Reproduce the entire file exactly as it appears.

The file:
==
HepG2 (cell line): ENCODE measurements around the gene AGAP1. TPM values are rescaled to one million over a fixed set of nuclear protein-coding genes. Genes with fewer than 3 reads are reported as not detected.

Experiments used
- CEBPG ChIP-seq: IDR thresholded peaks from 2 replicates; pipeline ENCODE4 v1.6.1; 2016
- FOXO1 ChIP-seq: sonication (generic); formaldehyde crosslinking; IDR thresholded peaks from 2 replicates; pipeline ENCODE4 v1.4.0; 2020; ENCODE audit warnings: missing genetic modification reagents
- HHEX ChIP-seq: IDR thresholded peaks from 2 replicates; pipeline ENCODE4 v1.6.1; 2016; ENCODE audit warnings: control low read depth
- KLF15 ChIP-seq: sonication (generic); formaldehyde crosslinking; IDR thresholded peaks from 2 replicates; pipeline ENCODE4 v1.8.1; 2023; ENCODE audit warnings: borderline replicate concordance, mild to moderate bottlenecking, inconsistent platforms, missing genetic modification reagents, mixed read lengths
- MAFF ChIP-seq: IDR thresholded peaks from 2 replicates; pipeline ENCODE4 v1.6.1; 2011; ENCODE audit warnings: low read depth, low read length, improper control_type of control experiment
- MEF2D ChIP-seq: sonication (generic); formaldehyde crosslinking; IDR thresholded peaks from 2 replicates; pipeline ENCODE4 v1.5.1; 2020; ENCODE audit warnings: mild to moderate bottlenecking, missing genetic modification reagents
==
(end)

HepG2 (cell line): ENCODE measurements around the gene AGAP1. TPM values are rescaled to one million over a fixed set of nuclear protein-coding genes. Genes with fewer than 3 reads are reported as not detected.

Experiments used
- CEBPG ChIP-seq: IDR thresholded peaks from 2 replicates; pipeline ENCODE4 v1.6.1; 2016
- FOXO1 ChIP-seq: sonication (generic); formaldehyde crosslinking; IDR thresholded peaks from 2 replicates; pipeline ENCODE4 v1.4.0; 2020; ENCODE audit warnings: missing genetic modification reagents
- HHEX ChIP-seq: IDR thresholded peaks from 2 replicates; pipeline ENCODE4 v1.6.1; 2016; ENCODE audit warnings: control low read depth
- KLF15 ChIP-seq: sonication (generic); formaldehyde crosslinking; IDR thresholded peaks from 2 replicates; pipeline ENCODE4 v1.8.1; 2023; ENCODE audit warnings: borderline replicate concordance, mild to moderate bottlenecking, inconsistent platforms, missing genetic modification reagents, mixed read lengths
- MAFF ChIP-seq: IDR thresholded peaks from 2 replicates; pipeline ENCODE4 v1.6.1; 2011; ENCODE audit warnings: low read depth, low read length, improper control_type of control experiment
- MEF2D ChIP-seq: sonication (generic); formaldehyde crosslinking; IDR thresholded peaks from 2 replicates; pipeline ENCODE4 v1.5.1; 2020; ENCODE audit warnings: mild to moderate bottlenecking, missing genetic modification reagents